By the time Scream 3 rolled around in 2000, the plot was folding in on itself: Movies were being made about the events portrayed in the original, and we had a metafilm.

The slasher film has morphed a lot in the last decade, partly due to the Scream series, with the rise of tortureporn (Saw, Hostel) and the docu-horror (Blair Witch, Paranormal Activity).

But society has morphed just as quickly, with reality TV documenting our lives and inventing fauxlebrity culture, victimization becoming a catch-phrase and Facebook, Twitter and smartphone apps changing the way we relate to one another.

So really, Scream 4 was overdue, even necessary.

Screenwriter Kevin Williamson is back, as are director Wes Craven and stars Neve Campbell, Courteney Cox and David Arquette, and the twisty Mobius strip of a movie they’ve conjured up is a worthy addition to — and a worthy evolution of — franchise.

It’s been 10 years since the murders in Woodsboro stopped. Deputy Dewey (Arquette) is sheriff now, and his wife, Gale (Cox) is smothering in small-town domesticity. Sidney (Campbell) has come home to promote her memoir and visit her cousin Jill (Emma Roberts). But Ghostface is back, and targeting Sidney’s family and friends.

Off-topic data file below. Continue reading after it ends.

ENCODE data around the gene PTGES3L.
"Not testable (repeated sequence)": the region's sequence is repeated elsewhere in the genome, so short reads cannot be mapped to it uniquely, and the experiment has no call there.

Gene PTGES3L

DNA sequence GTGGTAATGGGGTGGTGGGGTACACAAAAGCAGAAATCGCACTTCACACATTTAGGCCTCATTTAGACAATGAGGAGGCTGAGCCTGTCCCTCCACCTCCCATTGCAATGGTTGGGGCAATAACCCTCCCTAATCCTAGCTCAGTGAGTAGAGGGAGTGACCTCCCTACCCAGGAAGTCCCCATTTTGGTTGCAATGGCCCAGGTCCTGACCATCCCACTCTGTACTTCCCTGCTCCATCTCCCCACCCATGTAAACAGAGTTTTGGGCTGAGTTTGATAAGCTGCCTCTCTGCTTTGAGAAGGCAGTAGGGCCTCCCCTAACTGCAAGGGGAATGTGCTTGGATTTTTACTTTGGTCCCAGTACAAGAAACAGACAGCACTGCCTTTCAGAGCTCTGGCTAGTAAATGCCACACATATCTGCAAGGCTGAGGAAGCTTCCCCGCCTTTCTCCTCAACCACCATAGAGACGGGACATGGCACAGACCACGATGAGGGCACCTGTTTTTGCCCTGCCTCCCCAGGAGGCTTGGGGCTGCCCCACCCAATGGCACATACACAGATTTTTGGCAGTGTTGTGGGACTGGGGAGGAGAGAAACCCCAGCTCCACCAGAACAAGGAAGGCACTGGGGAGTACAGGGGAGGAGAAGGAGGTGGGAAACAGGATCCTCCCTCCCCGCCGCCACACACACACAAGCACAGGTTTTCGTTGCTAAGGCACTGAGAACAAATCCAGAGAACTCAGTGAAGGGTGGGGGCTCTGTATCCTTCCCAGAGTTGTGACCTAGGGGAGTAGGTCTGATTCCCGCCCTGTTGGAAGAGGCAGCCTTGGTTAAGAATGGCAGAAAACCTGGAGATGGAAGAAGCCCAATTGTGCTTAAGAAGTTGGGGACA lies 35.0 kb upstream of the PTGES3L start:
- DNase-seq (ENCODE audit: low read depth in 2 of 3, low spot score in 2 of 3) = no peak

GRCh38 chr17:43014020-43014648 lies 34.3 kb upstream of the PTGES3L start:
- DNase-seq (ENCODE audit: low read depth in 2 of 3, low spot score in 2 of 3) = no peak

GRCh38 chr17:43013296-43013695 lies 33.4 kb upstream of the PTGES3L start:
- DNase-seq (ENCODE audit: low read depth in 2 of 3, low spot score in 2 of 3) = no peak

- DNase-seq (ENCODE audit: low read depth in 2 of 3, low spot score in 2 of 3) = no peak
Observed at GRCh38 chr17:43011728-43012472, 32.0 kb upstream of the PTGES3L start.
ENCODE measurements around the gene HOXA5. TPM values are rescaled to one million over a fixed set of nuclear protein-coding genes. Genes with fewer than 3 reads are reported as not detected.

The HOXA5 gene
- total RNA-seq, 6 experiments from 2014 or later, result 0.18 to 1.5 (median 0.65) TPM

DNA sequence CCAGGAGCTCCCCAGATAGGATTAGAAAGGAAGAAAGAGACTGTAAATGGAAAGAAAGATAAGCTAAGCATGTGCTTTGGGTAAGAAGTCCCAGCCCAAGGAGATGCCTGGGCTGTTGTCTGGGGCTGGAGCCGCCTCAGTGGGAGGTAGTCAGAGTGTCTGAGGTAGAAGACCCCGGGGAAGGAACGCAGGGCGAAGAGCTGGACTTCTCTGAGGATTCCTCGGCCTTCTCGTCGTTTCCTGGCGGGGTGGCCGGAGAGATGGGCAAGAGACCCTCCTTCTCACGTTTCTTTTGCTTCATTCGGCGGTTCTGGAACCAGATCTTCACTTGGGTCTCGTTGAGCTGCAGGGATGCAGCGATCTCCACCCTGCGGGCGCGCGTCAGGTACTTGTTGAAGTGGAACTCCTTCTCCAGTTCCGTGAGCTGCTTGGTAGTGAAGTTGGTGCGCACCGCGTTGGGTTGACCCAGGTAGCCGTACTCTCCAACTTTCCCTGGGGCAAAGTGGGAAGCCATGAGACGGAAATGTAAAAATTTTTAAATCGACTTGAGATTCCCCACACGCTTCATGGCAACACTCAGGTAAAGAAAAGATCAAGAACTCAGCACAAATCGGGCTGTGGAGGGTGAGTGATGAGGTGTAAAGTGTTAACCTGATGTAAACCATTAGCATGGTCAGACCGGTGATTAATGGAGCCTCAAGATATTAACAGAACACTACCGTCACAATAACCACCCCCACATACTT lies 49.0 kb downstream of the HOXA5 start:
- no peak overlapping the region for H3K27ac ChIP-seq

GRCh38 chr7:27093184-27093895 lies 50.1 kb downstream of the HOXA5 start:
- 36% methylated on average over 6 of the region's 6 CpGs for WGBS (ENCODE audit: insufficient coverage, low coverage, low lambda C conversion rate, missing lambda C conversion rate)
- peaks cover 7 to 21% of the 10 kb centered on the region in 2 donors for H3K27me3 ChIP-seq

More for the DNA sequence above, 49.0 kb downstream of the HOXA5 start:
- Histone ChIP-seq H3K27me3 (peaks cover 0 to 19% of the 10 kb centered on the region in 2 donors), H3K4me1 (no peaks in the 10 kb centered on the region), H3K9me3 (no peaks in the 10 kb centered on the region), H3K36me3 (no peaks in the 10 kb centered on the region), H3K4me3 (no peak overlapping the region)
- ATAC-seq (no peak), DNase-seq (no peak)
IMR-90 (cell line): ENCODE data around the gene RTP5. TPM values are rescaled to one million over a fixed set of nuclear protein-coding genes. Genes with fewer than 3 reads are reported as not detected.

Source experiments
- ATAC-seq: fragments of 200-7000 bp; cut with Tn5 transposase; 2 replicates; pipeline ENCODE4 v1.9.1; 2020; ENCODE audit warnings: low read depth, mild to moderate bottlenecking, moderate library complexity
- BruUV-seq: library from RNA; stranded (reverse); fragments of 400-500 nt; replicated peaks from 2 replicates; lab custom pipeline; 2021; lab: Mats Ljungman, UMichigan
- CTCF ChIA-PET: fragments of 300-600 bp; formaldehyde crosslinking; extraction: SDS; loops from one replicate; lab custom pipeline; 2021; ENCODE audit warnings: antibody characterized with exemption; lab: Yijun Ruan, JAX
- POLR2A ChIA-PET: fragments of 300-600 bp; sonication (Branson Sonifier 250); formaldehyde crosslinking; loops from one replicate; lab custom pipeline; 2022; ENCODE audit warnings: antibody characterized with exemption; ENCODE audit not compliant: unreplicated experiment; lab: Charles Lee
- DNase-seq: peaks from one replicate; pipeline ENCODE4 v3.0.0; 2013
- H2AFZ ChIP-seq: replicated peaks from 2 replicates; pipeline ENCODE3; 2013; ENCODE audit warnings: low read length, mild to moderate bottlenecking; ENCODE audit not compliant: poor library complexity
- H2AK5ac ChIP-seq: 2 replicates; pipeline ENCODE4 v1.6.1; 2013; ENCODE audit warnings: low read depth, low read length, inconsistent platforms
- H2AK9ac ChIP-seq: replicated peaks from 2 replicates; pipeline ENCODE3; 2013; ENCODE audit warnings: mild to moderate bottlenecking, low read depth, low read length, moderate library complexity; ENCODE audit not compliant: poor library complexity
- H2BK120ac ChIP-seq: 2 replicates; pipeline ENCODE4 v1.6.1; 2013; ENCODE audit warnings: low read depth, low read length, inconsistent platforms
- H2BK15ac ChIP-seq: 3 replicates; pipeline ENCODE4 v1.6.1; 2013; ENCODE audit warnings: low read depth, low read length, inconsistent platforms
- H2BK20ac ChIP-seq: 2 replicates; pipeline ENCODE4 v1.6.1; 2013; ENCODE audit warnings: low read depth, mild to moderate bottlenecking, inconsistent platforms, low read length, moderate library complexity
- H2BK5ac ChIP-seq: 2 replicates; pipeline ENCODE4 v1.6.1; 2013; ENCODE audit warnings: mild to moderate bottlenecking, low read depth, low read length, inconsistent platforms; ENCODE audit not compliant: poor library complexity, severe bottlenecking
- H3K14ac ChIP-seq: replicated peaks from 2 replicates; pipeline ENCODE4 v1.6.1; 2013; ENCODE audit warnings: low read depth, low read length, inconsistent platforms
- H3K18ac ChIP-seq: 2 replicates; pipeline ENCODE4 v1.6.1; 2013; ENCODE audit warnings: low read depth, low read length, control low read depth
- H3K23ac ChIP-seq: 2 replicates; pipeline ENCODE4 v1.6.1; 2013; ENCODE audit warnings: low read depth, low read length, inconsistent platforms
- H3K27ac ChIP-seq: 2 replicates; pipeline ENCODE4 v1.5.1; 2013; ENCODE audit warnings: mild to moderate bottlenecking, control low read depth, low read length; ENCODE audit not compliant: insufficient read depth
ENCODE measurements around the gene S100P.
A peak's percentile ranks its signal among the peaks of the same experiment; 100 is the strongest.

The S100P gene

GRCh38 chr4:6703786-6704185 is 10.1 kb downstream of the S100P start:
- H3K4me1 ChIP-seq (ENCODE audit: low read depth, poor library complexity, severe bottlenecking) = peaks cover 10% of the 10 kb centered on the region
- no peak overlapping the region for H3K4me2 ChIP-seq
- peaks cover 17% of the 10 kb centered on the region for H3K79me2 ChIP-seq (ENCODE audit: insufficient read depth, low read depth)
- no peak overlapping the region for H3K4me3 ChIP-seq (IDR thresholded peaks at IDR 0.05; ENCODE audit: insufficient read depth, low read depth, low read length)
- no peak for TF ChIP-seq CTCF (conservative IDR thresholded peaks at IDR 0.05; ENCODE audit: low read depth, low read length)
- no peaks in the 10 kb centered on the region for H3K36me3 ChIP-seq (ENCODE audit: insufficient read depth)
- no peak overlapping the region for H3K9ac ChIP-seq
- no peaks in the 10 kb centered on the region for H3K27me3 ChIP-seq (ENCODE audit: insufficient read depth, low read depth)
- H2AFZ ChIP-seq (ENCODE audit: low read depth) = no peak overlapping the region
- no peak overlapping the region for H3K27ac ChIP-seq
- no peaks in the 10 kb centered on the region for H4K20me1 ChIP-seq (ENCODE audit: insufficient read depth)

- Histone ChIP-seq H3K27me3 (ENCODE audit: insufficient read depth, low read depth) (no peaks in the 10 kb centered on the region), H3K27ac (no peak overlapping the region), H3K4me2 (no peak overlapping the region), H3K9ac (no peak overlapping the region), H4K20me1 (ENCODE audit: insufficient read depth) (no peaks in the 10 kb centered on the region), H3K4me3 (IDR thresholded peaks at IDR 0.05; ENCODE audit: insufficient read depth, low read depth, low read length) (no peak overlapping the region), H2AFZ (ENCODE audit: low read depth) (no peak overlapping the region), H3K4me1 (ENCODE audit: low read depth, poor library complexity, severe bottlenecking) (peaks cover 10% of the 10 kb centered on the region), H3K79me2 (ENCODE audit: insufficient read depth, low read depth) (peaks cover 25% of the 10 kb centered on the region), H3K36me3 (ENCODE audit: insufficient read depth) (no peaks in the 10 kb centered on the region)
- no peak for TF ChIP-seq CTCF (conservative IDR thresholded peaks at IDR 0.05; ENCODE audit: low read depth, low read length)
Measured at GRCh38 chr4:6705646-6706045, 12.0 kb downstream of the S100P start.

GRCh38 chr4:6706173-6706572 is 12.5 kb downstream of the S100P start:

Scream’s ability to reinvent itself has always been its greatest asset, along with actual actors doing good work and a wicked sense of humor that both undercuts and heightens the tension.

There are new rules to horror films now — one being the only way to survive is to be gay (only that doesn’t work out so well for the gay guy), and S4 does an admirable job adapting while still making some degree of sense. The body count may get unreasonably high, but Williamson’s snippy lectures about the Facebook generation have actual merit.

Part of the success of the series has always been Ghostface himself, both as a lithe, shockingly grotesque image and as a growling, threatening voice on the phone. It still offers chills, and if not as powerfully as it once did, well, we’ve all gotten older. And savvier. We’re all a little more meta. Maybe my enjoyment was po-mo ironic, maybe retro-GenXer-lame. I can’t tell anymore. But it was nice to revisit Scream and remember a time when “friend” wasn’t a verb and people talked to each other face-to-ghostface and not through meaningless modspeak. OMG! ; ) L8r, beeyotches.

— Arnold Wayne Jones

This article appeared in the Dallas Voice print edition April 15, 2011.

—  John Wright